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The Equal Employment Opportunity Commission issued Monday a new document on disability leave that it says is in response to a “troubling trend” evident in Americans with Disabilities-related claims of employer policies that deny or unlawfully restrict the use of disability leave as a reasonable accommodation.
The agency said in announcing the document, “Employer Provided Leave and the Americans with Disabilities Act,” that these policies “often serve as systemic barriers to the employment of workers with disabilities. They may cause many workers to be terminated who otherwise could have returned to work after obtaining needed leave without undue hardship to the employer,” said the statement.
The EEOC said the document is intended to help educate employers and employees about workplace leave under the ADA to prevent discriminatory denials of leave from occurring, and responds to common questions both firms and workers have about ADA-related leave requests.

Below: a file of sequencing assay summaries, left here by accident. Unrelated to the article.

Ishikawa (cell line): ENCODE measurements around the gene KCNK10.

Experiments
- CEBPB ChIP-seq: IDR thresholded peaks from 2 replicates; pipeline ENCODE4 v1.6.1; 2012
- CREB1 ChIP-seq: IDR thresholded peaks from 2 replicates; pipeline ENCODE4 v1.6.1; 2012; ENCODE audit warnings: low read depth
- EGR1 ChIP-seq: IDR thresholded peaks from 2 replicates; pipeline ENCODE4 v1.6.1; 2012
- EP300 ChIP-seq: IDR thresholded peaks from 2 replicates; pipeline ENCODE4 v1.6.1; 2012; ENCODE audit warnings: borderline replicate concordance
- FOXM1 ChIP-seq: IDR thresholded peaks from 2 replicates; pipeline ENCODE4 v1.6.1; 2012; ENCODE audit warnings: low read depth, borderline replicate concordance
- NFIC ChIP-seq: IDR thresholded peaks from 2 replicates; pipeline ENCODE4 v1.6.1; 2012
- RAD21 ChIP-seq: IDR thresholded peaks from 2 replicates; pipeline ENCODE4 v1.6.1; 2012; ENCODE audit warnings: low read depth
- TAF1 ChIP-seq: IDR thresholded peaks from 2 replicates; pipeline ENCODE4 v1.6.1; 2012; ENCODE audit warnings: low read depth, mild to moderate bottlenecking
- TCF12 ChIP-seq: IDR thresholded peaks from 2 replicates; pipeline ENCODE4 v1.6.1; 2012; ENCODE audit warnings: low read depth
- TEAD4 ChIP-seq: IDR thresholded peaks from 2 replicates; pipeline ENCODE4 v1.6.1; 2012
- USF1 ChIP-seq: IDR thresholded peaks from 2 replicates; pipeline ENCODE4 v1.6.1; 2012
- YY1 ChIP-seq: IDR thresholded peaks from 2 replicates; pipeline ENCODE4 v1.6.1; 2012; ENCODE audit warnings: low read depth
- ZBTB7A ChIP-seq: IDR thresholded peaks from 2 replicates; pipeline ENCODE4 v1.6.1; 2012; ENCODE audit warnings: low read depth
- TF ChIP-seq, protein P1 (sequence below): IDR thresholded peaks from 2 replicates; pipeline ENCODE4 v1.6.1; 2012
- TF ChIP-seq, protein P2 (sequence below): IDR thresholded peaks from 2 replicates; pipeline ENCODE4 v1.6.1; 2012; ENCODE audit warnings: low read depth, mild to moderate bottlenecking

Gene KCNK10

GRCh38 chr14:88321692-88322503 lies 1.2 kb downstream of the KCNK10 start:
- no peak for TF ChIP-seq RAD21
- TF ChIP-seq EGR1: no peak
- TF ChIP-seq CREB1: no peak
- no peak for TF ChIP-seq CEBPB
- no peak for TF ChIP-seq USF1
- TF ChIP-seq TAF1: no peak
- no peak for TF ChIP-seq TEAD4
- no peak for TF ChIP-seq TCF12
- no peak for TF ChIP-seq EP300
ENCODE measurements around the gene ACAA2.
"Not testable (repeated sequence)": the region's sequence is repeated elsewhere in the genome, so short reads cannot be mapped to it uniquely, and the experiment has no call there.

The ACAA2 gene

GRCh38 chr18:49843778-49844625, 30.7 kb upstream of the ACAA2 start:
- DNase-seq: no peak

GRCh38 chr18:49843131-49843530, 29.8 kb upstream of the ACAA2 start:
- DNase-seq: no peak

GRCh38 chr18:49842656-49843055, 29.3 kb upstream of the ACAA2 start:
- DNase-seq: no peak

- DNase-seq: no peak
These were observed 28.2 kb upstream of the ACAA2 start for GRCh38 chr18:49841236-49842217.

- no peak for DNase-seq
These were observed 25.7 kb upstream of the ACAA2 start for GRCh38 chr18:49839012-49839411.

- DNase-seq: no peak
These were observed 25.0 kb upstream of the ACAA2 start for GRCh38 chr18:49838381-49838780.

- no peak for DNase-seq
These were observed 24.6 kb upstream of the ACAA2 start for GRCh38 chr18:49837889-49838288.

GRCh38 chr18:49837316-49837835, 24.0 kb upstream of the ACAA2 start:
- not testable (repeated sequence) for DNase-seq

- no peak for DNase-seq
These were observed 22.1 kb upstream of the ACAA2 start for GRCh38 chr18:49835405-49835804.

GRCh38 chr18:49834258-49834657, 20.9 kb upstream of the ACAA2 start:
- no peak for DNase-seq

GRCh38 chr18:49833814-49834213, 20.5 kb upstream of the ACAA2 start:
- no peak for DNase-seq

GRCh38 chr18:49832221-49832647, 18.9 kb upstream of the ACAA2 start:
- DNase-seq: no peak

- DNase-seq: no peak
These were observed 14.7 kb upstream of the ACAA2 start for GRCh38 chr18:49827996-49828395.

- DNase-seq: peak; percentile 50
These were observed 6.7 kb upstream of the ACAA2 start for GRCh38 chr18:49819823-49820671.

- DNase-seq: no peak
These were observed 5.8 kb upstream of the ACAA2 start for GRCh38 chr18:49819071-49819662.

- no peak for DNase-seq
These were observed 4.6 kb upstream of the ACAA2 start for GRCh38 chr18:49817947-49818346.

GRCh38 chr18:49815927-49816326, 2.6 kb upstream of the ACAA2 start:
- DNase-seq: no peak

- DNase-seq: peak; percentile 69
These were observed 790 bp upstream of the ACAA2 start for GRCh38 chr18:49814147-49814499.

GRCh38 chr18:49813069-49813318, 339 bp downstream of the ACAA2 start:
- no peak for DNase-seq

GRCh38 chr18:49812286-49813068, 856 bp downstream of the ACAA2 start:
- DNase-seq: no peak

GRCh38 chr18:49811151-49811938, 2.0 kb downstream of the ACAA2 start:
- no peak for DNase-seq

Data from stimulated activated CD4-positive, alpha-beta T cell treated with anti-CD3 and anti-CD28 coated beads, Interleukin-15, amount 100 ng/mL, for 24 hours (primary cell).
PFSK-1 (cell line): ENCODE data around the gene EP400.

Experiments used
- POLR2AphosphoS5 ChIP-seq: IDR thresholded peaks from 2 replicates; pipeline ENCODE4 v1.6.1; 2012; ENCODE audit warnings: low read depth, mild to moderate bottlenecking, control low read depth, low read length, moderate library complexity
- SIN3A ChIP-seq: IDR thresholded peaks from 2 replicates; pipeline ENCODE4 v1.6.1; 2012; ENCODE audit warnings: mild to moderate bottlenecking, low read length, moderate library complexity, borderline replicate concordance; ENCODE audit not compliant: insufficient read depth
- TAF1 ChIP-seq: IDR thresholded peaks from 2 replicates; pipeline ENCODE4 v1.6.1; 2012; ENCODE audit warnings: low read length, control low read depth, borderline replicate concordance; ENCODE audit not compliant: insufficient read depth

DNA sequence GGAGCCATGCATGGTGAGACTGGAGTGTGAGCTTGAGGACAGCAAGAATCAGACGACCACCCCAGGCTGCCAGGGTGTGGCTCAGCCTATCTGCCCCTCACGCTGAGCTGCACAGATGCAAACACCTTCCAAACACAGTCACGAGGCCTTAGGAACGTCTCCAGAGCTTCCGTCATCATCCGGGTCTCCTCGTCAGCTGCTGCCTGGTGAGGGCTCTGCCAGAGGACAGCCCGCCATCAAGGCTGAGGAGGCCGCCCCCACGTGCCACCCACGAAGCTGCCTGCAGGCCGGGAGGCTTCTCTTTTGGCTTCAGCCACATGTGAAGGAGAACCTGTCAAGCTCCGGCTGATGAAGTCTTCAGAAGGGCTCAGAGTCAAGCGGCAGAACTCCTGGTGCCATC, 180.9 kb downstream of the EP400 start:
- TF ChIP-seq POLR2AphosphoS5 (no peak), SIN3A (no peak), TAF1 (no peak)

“Providing employees with a period of leave for medical treatment or recovery can be a critical reasonable accommodation for people with disabilities,” said EEOC Chair Jenny Yang, in a statement. “This resource document explains to employers and employees in a clear and practical way how to approach requests for leave as a reasonable accommodation so that employees can manage their health and employers can meet their business needs.”
Disability-related charges filed with the EEOC increased 6.3% in fiscal year 2015, to 26,968. They accounted for 30.2% of all charges, in third place behind retaliation and race.
A higher education technology services firm has agreed to pay $140,000 to settle U.S. Equal Employment Opportunity Commission charges it violated federal discrimination law when it agreed to bar an employee who had just announced plans to transition from male to female from a college campus worksite.